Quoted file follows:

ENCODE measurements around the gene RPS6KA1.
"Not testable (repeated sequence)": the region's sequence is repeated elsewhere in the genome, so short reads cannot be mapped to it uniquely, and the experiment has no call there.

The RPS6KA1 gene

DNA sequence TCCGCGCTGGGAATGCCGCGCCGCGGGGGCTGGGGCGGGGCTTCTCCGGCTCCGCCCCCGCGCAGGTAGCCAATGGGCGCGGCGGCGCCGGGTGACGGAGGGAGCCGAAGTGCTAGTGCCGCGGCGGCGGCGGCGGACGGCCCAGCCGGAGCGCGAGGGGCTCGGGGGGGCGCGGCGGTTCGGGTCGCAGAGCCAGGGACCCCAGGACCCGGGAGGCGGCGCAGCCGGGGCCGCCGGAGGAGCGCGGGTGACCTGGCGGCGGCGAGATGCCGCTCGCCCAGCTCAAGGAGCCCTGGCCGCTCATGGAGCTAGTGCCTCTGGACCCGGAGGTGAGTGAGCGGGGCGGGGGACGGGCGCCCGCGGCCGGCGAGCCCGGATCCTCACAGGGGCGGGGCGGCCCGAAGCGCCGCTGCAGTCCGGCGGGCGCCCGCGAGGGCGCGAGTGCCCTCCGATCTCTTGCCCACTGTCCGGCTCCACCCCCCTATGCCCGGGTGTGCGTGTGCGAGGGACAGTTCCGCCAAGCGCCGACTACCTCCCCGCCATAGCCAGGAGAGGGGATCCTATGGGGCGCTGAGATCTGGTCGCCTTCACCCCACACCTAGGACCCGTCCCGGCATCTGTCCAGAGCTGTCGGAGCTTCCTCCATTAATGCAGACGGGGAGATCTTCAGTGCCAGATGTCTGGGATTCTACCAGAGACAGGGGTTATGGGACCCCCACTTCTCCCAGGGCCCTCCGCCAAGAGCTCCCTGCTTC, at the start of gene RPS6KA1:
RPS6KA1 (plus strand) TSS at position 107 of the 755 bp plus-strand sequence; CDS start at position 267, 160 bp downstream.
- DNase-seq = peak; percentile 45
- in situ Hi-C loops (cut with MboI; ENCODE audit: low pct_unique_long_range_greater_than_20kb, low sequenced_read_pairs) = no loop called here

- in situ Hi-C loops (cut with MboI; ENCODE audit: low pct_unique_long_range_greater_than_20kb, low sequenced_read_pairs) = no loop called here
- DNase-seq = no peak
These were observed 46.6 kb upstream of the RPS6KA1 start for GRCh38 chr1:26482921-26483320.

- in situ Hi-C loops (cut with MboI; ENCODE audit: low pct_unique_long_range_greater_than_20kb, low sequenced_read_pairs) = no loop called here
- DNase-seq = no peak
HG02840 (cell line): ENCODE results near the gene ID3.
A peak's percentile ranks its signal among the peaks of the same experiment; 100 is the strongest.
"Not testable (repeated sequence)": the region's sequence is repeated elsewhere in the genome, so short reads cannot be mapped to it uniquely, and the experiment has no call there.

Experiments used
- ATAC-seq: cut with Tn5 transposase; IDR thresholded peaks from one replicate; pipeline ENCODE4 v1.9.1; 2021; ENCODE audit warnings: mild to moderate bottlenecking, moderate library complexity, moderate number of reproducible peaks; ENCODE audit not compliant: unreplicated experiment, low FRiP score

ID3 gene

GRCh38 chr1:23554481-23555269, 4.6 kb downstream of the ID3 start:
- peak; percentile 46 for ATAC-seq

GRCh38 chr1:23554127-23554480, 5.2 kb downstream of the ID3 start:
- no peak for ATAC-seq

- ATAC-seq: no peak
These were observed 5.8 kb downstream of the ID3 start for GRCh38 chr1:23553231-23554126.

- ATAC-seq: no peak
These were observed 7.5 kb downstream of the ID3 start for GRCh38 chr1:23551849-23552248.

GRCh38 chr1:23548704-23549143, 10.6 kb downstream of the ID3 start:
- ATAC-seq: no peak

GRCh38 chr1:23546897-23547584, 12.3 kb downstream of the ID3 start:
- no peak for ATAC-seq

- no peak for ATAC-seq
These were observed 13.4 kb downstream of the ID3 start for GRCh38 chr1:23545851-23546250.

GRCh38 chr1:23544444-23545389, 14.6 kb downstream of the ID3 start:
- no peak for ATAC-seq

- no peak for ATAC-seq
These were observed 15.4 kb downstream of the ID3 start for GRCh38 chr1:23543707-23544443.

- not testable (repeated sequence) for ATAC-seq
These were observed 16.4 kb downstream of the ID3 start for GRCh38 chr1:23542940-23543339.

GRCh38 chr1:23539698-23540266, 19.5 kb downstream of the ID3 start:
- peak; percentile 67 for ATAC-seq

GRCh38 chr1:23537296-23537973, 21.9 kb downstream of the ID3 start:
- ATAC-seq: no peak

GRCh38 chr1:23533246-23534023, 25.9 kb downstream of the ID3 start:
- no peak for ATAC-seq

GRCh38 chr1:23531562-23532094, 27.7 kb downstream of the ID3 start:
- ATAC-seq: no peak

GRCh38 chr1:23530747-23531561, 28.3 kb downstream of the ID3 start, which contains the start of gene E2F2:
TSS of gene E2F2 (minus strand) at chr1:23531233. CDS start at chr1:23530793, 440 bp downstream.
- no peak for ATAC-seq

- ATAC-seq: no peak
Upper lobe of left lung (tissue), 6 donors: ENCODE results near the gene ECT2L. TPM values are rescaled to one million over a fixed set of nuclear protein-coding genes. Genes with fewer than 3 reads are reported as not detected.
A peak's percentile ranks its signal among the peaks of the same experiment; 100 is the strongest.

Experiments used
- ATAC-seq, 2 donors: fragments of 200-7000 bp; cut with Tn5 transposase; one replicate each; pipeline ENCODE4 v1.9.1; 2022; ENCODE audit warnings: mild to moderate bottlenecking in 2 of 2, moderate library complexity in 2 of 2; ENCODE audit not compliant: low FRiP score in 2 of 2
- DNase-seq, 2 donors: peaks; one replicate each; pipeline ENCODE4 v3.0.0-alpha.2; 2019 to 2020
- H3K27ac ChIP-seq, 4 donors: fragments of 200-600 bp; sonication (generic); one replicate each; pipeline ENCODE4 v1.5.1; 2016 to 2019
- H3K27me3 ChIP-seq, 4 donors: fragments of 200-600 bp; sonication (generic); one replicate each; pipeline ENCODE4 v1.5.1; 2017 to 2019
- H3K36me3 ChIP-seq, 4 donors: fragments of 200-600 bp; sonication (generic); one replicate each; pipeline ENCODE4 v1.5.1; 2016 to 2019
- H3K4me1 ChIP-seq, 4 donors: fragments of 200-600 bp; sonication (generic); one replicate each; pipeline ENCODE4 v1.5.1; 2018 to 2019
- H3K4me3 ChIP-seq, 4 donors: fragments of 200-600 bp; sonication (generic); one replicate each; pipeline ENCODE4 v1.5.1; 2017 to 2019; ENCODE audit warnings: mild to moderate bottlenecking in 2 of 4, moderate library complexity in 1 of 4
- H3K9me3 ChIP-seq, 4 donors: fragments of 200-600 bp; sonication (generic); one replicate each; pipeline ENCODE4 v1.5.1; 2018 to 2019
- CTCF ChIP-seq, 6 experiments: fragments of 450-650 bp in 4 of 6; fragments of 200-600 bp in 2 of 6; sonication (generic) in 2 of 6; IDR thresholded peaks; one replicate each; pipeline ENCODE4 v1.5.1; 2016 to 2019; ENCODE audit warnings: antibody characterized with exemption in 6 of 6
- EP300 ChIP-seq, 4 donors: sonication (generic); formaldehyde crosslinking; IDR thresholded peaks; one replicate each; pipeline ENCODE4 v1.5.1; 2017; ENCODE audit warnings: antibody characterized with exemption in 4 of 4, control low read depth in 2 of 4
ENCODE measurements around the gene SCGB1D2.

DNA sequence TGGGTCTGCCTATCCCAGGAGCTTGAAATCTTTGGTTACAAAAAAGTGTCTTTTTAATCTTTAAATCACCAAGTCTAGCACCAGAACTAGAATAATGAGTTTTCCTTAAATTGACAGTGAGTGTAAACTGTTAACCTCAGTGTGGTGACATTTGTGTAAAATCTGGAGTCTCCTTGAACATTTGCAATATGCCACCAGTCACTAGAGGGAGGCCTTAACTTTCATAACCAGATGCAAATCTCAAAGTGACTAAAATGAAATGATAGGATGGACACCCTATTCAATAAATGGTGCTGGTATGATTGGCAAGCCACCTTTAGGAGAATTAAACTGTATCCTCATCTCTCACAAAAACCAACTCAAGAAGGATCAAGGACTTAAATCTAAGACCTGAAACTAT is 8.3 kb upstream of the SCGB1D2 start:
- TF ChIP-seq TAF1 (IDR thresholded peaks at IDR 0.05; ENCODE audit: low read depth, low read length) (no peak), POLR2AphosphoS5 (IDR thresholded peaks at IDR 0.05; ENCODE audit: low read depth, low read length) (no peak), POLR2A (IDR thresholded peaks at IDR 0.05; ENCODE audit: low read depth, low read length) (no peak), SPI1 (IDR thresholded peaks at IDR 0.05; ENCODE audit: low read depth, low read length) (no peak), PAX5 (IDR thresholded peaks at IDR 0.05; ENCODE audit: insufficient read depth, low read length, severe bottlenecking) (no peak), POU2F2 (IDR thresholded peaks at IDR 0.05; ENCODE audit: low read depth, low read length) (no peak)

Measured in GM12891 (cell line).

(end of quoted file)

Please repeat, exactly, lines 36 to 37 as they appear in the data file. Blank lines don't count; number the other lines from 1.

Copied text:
These were observed 15.4 kb downstream of the ID3 start for GRCh38 chr1:23543707-23544443.

- not testable (repeated sequence) for ATAC-seq